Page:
Therefore, the cultural pressure and the strategy of the government/ employer have been creating the scope for both employer and government to be legitimised by their subject. Acceptance of these strategies by the migrant labourers gives permission to the government to validate the embryonic medicalization of malaria and body of migrants in both domestic and international stages. Such way the government/ employer appear to be the curer of the disease, and caretaker of their body. Thus, migrant labourers who have never been registered in any government document (like ration card /voter card/Aadhaarcard) and as they select their place of work in community, their specific areas become the moorings of malaria governance since they are welfare dependence and ignorant; and in this manner they fall prey to “silence” and “objectification”. The complex practices on the part of the legal and administrative machinery of the State make the migrant worker an unstable category. Further, people’s own notions of the legal and the illegal are in play here and have an important impact on how the State comes to define rights over housing or electricity or water or health checkups at government clinics. There are claims that derive from diffused notions about preserving life that bind residents and the State together. For the State, the recourse to juridical notions as embedded in such constitutional notions as the right to life, becomes necessary to justify its actions especially when it sets aside the letter of the law in favor of other notions derived from the imperative to preserve the life of the individuals and the community (Das 2010).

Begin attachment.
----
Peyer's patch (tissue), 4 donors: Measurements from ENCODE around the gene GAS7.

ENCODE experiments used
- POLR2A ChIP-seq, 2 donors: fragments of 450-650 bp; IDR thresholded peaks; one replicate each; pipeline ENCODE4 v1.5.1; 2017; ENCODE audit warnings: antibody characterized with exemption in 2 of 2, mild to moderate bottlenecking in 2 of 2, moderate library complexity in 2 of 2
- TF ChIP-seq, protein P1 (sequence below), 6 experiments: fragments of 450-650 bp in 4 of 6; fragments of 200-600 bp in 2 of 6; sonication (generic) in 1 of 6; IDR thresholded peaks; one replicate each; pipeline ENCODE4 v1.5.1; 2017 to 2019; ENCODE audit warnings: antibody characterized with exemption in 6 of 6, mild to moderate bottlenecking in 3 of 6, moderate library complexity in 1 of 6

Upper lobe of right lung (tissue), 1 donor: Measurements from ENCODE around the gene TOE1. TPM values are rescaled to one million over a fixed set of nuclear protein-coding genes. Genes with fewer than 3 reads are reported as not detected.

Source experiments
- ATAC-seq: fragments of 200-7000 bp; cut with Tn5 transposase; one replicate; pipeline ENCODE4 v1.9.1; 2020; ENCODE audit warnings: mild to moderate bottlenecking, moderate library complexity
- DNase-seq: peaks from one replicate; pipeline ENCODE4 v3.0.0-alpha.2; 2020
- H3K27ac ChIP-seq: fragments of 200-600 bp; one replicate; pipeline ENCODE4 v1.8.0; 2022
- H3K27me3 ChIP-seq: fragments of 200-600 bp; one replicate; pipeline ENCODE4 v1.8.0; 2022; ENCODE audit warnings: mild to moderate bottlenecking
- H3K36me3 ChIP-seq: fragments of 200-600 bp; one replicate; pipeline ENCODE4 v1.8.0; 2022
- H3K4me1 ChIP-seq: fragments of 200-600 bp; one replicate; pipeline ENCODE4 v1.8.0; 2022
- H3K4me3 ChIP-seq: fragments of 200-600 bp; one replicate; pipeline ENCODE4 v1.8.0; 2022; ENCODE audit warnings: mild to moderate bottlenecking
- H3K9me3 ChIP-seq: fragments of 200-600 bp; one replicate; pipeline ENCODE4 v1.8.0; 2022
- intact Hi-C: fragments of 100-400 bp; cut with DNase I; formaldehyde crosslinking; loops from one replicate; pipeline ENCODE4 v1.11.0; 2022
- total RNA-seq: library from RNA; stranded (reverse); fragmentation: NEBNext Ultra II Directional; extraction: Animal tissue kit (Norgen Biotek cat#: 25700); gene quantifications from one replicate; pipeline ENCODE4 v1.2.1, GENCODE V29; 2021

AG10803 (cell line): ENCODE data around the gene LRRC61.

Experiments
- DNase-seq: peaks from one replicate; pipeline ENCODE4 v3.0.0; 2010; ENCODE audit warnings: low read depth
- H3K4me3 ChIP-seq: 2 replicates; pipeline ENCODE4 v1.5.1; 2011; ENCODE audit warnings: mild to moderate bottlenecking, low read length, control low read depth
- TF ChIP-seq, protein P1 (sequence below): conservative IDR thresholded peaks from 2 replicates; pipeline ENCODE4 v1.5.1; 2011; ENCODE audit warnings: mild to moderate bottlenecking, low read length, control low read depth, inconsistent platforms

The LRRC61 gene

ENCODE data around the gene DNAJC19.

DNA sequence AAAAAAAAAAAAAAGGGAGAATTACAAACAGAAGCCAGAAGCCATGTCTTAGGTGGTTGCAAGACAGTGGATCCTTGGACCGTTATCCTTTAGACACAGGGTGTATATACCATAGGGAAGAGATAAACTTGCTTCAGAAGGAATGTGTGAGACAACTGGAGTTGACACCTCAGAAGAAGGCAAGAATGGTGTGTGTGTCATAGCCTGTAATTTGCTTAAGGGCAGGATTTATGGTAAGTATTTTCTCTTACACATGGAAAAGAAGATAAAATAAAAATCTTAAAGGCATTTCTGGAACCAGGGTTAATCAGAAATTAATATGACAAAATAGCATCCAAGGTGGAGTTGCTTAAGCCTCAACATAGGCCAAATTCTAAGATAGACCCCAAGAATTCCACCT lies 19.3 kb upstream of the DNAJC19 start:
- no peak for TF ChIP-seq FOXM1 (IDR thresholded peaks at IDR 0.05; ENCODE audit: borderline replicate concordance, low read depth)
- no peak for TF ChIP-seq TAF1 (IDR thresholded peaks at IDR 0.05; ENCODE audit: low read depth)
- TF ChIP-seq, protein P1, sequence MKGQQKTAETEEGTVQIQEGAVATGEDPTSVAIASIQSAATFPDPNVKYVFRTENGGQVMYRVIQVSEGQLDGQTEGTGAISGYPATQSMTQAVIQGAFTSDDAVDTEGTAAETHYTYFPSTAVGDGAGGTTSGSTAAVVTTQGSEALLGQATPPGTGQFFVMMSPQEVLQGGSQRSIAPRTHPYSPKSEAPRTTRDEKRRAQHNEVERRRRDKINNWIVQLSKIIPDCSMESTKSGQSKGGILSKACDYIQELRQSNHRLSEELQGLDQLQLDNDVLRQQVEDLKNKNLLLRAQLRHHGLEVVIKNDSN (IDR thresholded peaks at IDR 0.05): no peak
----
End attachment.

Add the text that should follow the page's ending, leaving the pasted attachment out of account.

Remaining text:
Foucault (2003) famously argued and which seems appropriate in this context that the emergence of the biopolitical State in the long transformation from the eighteenth to the nineteenth century marked a new understanding of the idea of life as it came to be seen as an entity to be managed by the State. Rabinow (2006) succinctly explains that the movement from biopower to biopolitics in Foucault as he shows how the two poles of biopower – that of the anatomo-politics of the human body and that of the regulatory controls over population came to be conjoined in the nineteenth century. A politics of “bio” emerged so that life as a political object was turned back against the controls exercised over it in the name of claims over the right to life, to one’s body and to health. Biopolitics as distinct from biopower, in this view, refers not only to the regulatory power of the State as reflected in law but must include truth claims, strategies of intervention on collective existence in the name of life and health; and finally modes of subjectification by which individuals are made to work upon themselves in subtle ways that make such pursuits as the desirability of preserving health as part of the common sense of the time ( Rabinow 1992, Cohen 2004, Rose 2007, Das 2010).